The past speaks to us in a thousand voices, warning and comforting, animating and stirring to action.
– Felix Adler
Often times, there’s nothing but soil. A lot of times there’s just soil. But sometimes, you get to be the first person to see something in 6000 years. Most times it’s pottery or stone. Sometimes with the right conditions it can be organic material. But again, you have to be in the right spot at the right time. A lot of archaeology can be surveyed and mapped, but a lot still comes down to luck.
I got lucky this excavation. I got super lucky.
About two weeks into the dig, with thunderheads looming across the Danube and a clear rain shadow in Serbia, we were pressed to finish our squares before the storm drove us out. I was nearly done with my square when I realized I had something at the edge continuing into the next section. It looked like a distal end of a bone. I alerted one of the dig supervisors, a professor from Bucharest. With one glance at the bone she said, ‘Human.’
I looked back to section of bone sticking from my square. That was a person. Then I looked to the square next to it. I didn’t know how far the bone extended into the next square, if it did at all. For all I knew the bone was broken. But, it might not be.
The storm rolled across the Danube and we rushed the equipment back to the dig house. The next day we returned to the site and I was given the next square. Carefully I started to scrap at the surface with my trowel, peeling back layers of soil. The bone kept getting longer and longer. No breaks.
It turned out to be a fully intact femur, except for wear on the distal and proximal ends. It was short, belonging to a sub-adult.
A teenager from the Neolithic.
During finds processing, I carefully scrubbed 6000 years of dirt off it with an old toothbrush. If I’m completely honest, it was disorienting. This person had died in the Neolithic, some odd 6000 years ago. Who they were will remain anonymous. Their age can be estimated by size of the bone, but not their sex. Sexual dimorphism is really only present in the pelvic and sometimes cranium bones. I’d like to think they were female, a teenage girl like me, but again there’s no way of knowing.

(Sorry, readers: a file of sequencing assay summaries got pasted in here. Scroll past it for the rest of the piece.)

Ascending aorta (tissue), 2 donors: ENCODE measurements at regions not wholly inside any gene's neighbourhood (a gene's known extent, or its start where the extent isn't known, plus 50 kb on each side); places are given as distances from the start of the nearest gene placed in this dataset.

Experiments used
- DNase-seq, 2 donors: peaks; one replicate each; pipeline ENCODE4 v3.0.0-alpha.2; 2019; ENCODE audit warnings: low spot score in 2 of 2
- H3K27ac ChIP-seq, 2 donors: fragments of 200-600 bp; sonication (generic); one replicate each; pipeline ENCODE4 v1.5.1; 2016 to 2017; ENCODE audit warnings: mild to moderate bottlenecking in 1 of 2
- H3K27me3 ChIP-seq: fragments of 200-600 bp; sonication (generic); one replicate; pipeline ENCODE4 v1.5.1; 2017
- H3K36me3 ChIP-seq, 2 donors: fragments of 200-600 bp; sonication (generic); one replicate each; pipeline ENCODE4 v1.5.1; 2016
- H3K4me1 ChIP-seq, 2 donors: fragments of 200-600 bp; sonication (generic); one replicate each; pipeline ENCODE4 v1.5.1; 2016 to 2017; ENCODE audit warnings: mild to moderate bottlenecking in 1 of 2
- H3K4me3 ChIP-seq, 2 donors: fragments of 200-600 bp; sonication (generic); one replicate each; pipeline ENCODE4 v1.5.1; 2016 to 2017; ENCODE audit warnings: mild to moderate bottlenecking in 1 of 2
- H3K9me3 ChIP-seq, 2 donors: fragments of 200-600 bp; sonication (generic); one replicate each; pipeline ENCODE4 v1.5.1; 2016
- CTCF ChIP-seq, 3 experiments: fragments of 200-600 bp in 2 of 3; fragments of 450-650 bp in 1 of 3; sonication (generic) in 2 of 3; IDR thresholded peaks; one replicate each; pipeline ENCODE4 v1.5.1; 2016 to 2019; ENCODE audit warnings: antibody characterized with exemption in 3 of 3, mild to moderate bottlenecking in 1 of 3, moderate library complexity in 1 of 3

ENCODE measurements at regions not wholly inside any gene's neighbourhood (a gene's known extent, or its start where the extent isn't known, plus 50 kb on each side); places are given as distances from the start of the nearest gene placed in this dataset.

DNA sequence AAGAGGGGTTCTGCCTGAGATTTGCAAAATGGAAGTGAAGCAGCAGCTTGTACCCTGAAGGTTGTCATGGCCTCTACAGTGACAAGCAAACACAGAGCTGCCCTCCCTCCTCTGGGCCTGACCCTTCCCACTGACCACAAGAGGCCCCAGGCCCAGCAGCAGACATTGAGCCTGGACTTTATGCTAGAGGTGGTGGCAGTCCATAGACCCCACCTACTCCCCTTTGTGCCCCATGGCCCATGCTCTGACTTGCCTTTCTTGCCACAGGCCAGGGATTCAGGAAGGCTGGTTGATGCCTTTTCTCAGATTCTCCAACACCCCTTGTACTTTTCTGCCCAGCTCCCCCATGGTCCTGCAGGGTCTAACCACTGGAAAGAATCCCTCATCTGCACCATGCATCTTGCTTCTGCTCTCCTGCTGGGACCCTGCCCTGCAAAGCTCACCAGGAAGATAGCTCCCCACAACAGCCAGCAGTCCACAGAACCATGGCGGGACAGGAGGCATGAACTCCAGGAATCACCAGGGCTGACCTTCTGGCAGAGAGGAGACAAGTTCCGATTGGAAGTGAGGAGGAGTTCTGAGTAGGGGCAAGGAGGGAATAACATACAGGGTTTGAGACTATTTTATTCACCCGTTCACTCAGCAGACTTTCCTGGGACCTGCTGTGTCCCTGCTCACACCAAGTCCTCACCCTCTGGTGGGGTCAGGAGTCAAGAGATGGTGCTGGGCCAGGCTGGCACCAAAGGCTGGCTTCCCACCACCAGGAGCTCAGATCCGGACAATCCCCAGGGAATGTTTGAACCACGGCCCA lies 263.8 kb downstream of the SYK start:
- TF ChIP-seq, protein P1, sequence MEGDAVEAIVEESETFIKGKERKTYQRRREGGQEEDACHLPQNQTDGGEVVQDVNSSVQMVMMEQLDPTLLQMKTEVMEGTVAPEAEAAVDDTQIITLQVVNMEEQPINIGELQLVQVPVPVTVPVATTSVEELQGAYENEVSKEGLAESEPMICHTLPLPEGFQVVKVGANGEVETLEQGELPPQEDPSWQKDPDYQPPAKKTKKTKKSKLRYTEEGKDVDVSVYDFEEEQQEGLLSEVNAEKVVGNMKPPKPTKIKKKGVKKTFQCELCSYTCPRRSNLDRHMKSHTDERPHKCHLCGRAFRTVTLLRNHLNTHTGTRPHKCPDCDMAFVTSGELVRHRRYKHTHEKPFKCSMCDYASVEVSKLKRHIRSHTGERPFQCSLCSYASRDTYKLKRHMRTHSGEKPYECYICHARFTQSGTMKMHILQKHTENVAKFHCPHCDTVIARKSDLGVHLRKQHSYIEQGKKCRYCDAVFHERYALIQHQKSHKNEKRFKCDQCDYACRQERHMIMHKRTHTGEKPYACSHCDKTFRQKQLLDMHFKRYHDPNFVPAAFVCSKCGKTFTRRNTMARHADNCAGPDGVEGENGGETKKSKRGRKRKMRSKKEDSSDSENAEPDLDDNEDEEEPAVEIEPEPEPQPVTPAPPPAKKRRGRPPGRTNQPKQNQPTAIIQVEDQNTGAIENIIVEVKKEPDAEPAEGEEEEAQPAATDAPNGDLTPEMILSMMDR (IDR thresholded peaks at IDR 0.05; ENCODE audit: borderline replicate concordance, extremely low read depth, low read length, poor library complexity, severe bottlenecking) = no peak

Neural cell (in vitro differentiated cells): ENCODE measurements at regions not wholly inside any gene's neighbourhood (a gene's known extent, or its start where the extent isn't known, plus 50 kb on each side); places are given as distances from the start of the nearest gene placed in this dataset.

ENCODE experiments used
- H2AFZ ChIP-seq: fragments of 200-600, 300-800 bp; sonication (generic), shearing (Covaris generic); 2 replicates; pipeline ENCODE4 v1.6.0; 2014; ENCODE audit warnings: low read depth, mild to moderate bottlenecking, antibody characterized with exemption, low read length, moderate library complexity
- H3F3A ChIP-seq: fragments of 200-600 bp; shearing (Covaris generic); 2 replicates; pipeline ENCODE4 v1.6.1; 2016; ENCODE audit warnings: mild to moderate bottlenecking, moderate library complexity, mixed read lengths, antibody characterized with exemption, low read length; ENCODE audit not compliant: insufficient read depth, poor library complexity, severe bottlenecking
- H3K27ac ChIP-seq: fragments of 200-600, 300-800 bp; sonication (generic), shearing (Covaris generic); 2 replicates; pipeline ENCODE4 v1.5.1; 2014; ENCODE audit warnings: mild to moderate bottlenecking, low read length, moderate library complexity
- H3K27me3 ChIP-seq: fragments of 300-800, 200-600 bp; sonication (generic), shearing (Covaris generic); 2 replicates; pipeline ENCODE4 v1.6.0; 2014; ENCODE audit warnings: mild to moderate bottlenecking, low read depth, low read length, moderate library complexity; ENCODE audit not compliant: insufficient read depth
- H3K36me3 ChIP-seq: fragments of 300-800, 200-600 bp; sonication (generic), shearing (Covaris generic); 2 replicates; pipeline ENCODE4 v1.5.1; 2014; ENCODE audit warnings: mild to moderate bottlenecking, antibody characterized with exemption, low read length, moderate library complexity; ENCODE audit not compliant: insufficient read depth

What I did know is this was once a person. Alive. They died young. I’d like to think they were missed. But they had been lost to time. Forgotten. Their burial disturbed by a later feature, leaving their bones disarticulated until some amateur archaeologist from Kansas stumbled upon one of their 206. Their femur of all their bones as well. Where had this person walked? Where had they traveled?
I’ll never know their full story, and it’s their anonymity that is so frustrating but irresistible at the same time. Where was the rest of them, the other 205 bones that once made up this person? They might be deeper in the trench. They might be gone. It’s the archaeological enigma.
I believe that archaeologists who excavate with the intent of finding out the whole truth will never be satisfied. The ones who recognize they can only catch quick glances into the past are the ones who succeed. The same could be said of today’s people. We will never fully understand everything. Hell, I barely understand my own days sometimes. But, we can catch glances. It’s about holding onto the small details in life and using those to make the bigger picture, with each memory connected like a spider’s web.
I think archaeology is not so much about discovery as it is about memory – the human memory. It’s about uncovering the memory of the past. Personally, I don’t believe things are so much lost as they are forgotten. Whom ever the bone belonged to is long gone, but they are still communicating with us. Their bone can tell us about who they were and the world they lived in. It’s like a fragment of Sappho’s poetry, the broken lines already so telling and beautiful. We are left wanting more, but to our bitter disappointment we have nothing else.
It is one of the many things I believe the ancient Egyptians got right. They believed so long as the memory of a person survives they will live on forever. I know that my 3 weeks in Romania was but a small part in the greater scheme of understanding Romanian prehistory. But, as I looked down to the bone I held in my hand, a gracile reminder of a human life, I got my glimpse into the past. A glimpse that once again gave a voice to whomever that person was.
And, honestly knowing my luck that person was probably some bratty Neolithic teenager.